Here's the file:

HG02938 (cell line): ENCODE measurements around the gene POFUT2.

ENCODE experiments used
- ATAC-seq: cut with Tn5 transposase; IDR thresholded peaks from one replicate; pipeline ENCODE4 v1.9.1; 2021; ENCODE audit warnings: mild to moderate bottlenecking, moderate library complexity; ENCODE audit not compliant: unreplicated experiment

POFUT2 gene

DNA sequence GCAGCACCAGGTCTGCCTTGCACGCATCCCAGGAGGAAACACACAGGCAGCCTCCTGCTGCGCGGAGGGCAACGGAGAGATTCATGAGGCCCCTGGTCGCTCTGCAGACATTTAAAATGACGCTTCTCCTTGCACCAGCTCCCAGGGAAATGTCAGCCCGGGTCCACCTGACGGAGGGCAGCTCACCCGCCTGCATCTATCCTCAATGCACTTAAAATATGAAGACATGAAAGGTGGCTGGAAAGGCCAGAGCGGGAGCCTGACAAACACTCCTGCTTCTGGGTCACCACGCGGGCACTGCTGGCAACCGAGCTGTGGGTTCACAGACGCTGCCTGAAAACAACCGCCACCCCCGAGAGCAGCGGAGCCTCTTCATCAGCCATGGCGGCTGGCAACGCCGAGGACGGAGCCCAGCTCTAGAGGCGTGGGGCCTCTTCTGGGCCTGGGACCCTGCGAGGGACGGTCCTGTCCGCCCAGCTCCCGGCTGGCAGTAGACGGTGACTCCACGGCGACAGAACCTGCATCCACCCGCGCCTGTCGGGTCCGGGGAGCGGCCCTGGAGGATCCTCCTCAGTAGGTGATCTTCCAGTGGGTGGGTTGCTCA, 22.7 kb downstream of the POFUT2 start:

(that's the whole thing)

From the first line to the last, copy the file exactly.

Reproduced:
HG02938 (cell line): ENCODE measurements around the gene POFUT2.

ENCODE experiments used
- ATAC-seq: cut with Tn5 transposase; IDR thresholded peaks from one replicate; pipeline ENCODE4 v1.9.1; 2021; ENCODE audit warnings: mild to moderate bottlenecking, moderate library complexity; ENCODE audit not compliant: unreplicated experiment

POFUT2 gene

DNA sequence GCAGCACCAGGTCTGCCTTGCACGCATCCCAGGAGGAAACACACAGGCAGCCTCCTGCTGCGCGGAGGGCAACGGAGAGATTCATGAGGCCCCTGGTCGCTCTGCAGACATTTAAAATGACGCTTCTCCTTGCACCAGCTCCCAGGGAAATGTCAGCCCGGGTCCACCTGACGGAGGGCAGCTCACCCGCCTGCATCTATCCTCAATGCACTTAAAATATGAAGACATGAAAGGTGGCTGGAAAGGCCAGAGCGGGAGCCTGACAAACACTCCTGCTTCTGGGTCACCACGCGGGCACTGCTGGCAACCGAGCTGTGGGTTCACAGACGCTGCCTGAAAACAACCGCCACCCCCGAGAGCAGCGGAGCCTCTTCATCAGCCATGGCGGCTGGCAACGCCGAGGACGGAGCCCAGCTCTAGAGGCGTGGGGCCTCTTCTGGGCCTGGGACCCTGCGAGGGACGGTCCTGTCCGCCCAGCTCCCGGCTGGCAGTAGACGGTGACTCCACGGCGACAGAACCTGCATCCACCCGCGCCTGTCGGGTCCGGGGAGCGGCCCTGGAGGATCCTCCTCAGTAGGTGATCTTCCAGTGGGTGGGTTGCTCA, 22.7 kb downstream of the POFUT2 start: